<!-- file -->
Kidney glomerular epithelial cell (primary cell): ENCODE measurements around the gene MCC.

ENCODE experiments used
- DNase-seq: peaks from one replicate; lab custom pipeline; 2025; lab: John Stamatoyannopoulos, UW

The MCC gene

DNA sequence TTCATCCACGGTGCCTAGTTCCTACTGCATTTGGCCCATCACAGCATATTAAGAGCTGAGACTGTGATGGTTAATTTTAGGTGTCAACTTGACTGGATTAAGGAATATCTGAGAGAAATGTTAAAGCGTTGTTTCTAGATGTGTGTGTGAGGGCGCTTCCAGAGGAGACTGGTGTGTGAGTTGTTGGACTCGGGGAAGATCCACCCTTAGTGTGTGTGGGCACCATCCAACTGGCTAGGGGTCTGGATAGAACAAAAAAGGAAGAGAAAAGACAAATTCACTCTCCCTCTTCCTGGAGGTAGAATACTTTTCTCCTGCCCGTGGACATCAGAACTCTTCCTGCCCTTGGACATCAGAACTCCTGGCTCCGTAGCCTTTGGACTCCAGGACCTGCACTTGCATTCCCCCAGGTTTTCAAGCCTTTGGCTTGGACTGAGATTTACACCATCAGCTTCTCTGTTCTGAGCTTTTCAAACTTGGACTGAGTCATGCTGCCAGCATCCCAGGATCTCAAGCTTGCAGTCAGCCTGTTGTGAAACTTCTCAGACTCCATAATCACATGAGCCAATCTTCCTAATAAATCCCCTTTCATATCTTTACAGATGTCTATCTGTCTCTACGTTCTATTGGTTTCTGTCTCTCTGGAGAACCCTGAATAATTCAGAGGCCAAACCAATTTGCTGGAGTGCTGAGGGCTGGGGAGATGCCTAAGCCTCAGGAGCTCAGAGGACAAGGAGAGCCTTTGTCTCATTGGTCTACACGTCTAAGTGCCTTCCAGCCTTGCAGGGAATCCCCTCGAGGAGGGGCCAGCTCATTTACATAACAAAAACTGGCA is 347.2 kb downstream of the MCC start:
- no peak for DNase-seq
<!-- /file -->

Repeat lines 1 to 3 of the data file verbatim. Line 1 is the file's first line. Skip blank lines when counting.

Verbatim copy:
Kidney glomerular epithelial cell (primary cell): ENCODE measurements around the gene MCC.

ENCODE experiments used
- DNase-seq: peaks from one replicate; lab custom pipeline; 2025; lab: John Stamatoyannopoulos, UW